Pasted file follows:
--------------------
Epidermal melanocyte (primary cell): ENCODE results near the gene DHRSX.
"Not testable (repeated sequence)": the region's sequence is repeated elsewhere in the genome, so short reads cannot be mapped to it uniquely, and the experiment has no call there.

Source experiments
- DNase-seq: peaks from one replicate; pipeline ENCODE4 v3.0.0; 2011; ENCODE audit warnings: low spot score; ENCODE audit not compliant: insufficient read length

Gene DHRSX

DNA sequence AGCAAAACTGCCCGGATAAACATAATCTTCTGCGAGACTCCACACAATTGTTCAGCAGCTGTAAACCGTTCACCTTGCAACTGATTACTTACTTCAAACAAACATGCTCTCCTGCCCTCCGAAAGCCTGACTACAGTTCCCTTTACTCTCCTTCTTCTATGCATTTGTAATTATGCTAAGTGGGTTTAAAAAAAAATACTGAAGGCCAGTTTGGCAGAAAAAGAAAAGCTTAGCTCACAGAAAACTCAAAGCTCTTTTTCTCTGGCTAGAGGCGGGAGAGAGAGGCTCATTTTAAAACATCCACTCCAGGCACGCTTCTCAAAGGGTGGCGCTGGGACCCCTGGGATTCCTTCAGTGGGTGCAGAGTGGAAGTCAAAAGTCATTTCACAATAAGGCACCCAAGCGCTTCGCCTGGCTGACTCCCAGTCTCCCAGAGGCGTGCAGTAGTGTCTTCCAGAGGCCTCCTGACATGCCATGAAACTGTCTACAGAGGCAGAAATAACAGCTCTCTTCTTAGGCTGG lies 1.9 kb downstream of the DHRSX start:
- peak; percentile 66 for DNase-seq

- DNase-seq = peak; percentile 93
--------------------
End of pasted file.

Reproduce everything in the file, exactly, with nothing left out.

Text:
Epidermal melanocyte (primary cell): ENCODE results near the gene DHRSX.
"Not testable (repeated sequence)": the region's sequence is repeated elsewhere in the genome, so short reads cannot be mapped to it uniquely, and the experiment has no call there.

Source experiments
- DNase-seq: peaks from one replicate; pipeline ENCODE4 v3.0.0; 2011; ENCODE audit warnings: low spot score; ENCODE audit not compliant: insufficient read length

Gene DHRSX

DNA sequence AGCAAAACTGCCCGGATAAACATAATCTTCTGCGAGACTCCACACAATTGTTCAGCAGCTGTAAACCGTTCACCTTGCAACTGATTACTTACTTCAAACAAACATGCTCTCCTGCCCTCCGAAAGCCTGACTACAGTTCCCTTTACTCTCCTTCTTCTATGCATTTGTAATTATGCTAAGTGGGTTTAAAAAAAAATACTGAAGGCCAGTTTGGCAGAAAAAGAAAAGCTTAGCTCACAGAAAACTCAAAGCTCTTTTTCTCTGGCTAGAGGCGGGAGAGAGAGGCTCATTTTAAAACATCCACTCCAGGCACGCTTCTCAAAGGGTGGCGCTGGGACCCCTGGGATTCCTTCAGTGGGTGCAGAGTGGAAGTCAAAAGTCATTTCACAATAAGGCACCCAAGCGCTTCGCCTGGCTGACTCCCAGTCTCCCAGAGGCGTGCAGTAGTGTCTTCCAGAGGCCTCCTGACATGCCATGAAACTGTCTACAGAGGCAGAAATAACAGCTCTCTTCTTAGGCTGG lies 1.9 kb downstream of the DHRSX start:
- peak; percentile 66 for DNase-seq

- DNase-seq = peak; percentile 93